Herophile - the Sibyl

Discussion in 'Ancient Coins' started by Jochen1, Sep 26, 2020.

  1. Jochen1

    Jochen1 Well-Known Member

    Dear Friends of ancient mythology!

    For all who are interested: This topic belongs to the ambit of Apollo Smintheus and the Trojan War.

    The coin:
    Troas, Gergis, 400-241 BC
    AE 9, 0.98g, 9.48mm, 225°
    Obv.: Bust of the sibyl Herophile, looking facing, laureate, decorated wit two longish ear-pendants and a pearl-necklace
    Rev.: Female spinx, winged, std. r.
    in r. field ΓEP
    Ref.: SNG von Aulock 1513; BMC 2-4
    rare, F+/about VF
    gergis_SNGaulock1513_2.jpg
    Note:
    There are two versions to explain the name Herophile:
    (1) It means "priestress of the tribe"
    (2) It means 'friendly to Hera'
    I tend to the first version, but I don't know wether it is actually correct.

    Mythology:
    Herophile was the daughter of Apollo, or of Zeus and Lamia, or of Ketophagos and an Idaic nymph. According to Kerenyi she was the oldest of all sibyls, sometimes also called Sibyl per se. In any case she was one of the most famous. She lived at the time when Troy was destroyed and she was the priestress of the Smintheum, the sanctuary of Apollo Smintheus. There she had predicted the destruction of Troy. And that happened this way:

    A short time before the birth of Paris his mother Hekabe (Lat. Hecuba), the wife of Priamos, king of Troy, had a dream where she bore a log from which crawled numerous snakes. Priamos asked his son Aisakos, the seer, for the meaning of this dream, and Aisakos prophesied, that this child would be the doom of the whole country, and he begged Priamos to kill this child.

    With a heavy heart Priamos announced that the child together with its mother should be killed. And he commanded to kill his sister Kilia and her son Munippos and buried them in the holy precinct of Tros. She has given birth to a son at the the same time. But Hekabe too gave birth to her son and although Herophile, priestress of Apollo, insisted in killing at least the child, Priamos spared both lifes. Finally - due to her entreatingly begs - Priamos charged the herdsman Agelaos with this order. Agelaos took the child, but having pity on him he marooned him at the Ida mountain. There he was found by a she-bear, which nursed him. When Agelaos after five days found him alive he was astonished about this miracle and took the child with him in a basket (hence his name Paris, Greek = "bag", later on he was named Alexandros) and brought him up with his wife. To Priamos he showed the tongue of a dog as proof of the murder. The rest of the story is well-known.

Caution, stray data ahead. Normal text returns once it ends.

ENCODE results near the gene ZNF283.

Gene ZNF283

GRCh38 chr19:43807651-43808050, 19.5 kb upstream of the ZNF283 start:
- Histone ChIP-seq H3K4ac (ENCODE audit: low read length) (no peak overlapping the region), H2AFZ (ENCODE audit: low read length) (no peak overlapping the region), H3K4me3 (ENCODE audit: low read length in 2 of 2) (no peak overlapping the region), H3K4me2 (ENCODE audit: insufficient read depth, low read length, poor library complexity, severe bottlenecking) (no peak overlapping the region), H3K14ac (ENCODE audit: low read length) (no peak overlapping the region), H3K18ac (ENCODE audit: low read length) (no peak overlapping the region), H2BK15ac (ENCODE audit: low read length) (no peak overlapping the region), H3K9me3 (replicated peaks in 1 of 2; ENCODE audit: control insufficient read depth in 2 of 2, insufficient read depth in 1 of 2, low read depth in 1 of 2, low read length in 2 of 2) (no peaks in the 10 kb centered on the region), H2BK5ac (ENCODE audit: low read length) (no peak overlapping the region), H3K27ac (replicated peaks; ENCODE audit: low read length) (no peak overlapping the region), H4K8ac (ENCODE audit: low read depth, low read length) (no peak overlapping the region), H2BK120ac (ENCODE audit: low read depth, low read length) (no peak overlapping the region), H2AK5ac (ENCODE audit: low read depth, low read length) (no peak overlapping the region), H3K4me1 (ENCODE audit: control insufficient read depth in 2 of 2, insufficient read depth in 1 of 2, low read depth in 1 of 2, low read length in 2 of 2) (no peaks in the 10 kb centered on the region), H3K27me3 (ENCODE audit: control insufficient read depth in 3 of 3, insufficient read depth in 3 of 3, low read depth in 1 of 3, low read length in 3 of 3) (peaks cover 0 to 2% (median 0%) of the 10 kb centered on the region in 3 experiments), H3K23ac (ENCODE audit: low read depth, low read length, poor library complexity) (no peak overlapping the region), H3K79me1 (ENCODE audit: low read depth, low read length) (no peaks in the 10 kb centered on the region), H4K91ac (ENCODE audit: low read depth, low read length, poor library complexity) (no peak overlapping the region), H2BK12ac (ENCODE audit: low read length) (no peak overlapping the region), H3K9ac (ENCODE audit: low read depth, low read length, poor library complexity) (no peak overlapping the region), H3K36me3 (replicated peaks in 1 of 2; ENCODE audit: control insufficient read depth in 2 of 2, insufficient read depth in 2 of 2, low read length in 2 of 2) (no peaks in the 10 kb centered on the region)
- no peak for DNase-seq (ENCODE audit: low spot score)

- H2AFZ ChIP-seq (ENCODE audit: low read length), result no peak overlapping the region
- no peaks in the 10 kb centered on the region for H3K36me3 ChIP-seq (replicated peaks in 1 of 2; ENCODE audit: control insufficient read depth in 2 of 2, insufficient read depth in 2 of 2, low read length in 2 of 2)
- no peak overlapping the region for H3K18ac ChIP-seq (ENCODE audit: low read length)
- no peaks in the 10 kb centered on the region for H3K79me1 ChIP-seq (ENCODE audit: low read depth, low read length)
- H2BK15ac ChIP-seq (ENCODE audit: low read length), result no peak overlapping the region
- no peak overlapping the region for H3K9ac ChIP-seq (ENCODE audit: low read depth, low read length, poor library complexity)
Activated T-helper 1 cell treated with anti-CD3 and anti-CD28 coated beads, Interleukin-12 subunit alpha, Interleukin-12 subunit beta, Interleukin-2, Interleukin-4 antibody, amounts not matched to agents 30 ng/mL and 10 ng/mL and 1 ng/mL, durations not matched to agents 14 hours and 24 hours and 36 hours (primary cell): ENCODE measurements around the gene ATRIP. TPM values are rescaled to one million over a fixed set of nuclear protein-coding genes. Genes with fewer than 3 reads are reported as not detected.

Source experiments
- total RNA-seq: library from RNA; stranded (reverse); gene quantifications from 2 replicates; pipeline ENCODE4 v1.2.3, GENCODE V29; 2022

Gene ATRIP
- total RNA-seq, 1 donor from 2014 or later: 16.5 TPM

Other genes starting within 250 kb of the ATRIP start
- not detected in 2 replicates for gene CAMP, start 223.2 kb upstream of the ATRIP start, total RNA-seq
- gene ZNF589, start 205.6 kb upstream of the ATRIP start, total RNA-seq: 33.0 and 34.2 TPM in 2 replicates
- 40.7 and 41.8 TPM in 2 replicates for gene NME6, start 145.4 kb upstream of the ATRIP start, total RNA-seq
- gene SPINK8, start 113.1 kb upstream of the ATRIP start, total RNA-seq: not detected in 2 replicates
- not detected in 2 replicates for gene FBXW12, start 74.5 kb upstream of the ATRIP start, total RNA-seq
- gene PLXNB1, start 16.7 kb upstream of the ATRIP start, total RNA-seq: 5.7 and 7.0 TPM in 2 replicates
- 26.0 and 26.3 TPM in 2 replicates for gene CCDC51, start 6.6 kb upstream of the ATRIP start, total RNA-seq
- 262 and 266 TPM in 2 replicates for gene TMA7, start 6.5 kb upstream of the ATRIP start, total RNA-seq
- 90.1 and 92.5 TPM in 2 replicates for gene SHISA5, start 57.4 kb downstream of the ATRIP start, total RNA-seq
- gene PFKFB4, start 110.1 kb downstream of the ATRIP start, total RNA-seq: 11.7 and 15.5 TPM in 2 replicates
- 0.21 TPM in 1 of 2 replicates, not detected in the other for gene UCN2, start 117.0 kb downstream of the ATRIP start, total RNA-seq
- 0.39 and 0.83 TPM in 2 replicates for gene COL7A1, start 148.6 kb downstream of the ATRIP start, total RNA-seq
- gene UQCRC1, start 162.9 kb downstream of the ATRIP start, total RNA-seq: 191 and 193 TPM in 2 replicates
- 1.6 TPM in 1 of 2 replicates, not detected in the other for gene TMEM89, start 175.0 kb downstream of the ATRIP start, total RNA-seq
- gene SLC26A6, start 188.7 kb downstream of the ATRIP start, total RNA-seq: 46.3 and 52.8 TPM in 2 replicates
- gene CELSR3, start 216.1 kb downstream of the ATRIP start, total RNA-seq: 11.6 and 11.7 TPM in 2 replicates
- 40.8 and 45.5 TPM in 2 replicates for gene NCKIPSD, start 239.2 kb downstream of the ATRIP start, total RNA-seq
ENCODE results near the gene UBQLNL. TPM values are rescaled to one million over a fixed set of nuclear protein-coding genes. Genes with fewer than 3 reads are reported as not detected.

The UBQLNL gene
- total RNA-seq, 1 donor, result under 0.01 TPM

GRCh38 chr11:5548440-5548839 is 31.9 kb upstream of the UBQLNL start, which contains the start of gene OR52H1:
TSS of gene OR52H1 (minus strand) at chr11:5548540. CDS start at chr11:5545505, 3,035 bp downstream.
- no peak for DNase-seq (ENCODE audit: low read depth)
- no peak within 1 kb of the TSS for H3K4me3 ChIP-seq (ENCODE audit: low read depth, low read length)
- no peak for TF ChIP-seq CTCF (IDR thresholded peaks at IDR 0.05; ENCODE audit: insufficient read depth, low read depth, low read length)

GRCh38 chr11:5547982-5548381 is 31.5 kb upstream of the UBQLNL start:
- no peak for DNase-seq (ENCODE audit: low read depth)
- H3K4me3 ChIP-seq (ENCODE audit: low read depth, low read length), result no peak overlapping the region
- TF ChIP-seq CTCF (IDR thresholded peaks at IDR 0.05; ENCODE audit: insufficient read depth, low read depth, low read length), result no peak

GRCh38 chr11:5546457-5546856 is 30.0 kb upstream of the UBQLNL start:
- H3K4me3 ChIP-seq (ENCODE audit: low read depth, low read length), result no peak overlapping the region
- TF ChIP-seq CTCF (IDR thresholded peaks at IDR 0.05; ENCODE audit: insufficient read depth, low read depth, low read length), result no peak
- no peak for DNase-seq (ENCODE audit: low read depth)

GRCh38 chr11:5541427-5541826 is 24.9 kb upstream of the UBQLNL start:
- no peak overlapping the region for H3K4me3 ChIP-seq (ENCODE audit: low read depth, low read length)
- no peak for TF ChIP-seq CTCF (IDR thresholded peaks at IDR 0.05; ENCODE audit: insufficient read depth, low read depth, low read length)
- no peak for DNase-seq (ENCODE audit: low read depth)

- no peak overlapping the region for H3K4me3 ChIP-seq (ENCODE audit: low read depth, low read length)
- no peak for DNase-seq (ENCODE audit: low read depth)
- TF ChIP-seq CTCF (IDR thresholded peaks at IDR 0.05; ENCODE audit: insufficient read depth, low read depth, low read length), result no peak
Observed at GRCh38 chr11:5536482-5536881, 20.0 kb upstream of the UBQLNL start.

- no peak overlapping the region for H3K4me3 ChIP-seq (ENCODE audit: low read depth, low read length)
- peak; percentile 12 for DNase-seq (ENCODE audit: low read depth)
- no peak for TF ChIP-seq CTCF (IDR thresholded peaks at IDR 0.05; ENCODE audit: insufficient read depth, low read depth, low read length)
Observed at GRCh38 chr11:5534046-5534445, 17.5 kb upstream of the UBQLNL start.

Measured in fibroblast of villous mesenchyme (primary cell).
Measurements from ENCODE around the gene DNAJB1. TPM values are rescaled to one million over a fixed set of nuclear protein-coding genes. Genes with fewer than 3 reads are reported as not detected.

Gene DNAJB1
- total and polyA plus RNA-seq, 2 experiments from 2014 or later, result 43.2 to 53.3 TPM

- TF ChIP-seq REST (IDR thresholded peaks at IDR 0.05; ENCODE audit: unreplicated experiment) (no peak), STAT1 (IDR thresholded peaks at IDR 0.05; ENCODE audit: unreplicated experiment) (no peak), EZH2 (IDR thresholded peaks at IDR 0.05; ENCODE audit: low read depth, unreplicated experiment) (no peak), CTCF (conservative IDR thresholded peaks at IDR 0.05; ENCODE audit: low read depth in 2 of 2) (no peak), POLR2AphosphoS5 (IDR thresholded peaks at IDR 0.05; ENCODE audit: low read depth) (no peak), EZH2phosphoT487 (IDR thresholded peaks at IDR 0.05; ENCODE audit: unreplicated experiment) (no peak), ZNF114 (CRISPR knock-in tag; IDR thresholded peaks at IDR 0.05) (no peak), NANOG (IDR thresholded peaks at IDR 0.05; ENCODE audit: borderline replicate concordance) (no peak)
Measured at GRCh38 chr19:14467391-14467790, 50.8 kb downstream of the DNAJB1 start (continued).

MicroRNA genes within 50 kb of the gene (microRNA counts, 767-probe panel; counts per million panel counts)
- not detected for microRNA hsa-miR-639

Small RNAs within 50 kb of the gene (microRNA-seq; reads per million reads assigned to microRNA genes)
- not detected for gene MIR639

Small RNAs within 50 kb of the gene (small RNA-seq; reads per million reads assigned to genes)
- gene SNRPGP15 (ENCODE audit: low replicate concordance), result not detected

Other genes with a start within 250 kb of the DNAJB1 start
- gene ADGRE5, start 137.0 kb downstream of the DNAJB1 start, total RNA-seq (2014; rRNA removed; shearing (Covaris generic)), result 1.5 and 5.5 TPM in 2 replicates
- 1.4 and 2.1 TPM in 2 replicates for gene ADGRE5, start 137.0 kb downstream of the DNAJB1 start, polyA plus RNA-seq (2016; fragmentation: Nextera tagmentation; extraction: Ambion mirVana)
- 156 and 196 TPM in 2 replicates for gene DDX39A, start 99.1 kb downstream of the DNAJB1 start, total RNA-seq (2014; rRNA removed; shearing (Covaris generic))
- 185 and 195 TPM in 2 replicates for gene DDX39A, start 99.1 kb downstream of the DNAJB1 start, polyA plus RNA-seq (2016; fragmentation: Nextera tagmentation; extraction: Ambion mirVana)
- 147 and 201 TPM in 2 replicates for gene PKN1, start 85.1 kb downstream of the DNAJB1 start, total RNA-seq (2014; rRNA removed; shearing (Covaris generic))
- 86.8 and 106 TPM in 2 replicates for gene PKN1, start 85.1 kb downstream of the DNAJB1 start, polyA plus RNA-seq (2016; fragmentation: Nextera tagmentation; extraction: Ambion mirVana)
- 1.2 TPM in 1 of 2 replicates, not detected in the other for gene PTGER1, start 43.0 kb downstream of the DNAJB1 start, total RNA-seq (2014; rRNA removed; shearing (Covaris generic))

Herophile lived at Samos, Klaros, Delos and Delphi, and finally died in Troas. Therefore her tomb could be seen in the grove of Apllo Smintheus. Her cult seems to come from Hellenistic times. The people of Erythraia adopted Herophile as compatriot, passed her off as daughter of the herdsman Theodoros and the nymph from above and showed a cave on the Korykos mountain where she should be born (Pausanias Phok. c.12.p.630). The inhabitants of Delphi showed a rock, on whose summit standing she should have sung her sayings.
    800px-Sibyl_stone_in_Delphi.jpg
    Testus, Wikipedia

    Excursion: The sibyls
    The word sibyl comes from the ancient Greek, meaning prophetess. The earlier oracular seeresses known as the sibyls of antiquity prophesied at certain holy sites, probably all of pre-Indo-European origin, under the divine influence of a , originally one of the chthonic earth-goddesses. Later in antiquity, sibyls wandered from place to place. Homer seems to have been unaware of a Sibyl. The first Greek writer, so far as we know, who mentions a sibyl is Heraclit, in the 5th century BC. Sibyls are not identified by a personal name, but by names that refer to the location of their temenos, or shrine. In Pausanias the first sibyl mentioned was the Sibyl of Delphi. The second Sibyl, referred to by Pausanias, was named "Herophile", and seems to have been based ultimately in Samos Island, but visited other shrines too, but Delphi had its own sibyl. We see that here is still much ambiguity. The reason is that the sibyls at first were not stationary. So their names and their stories were often mixed.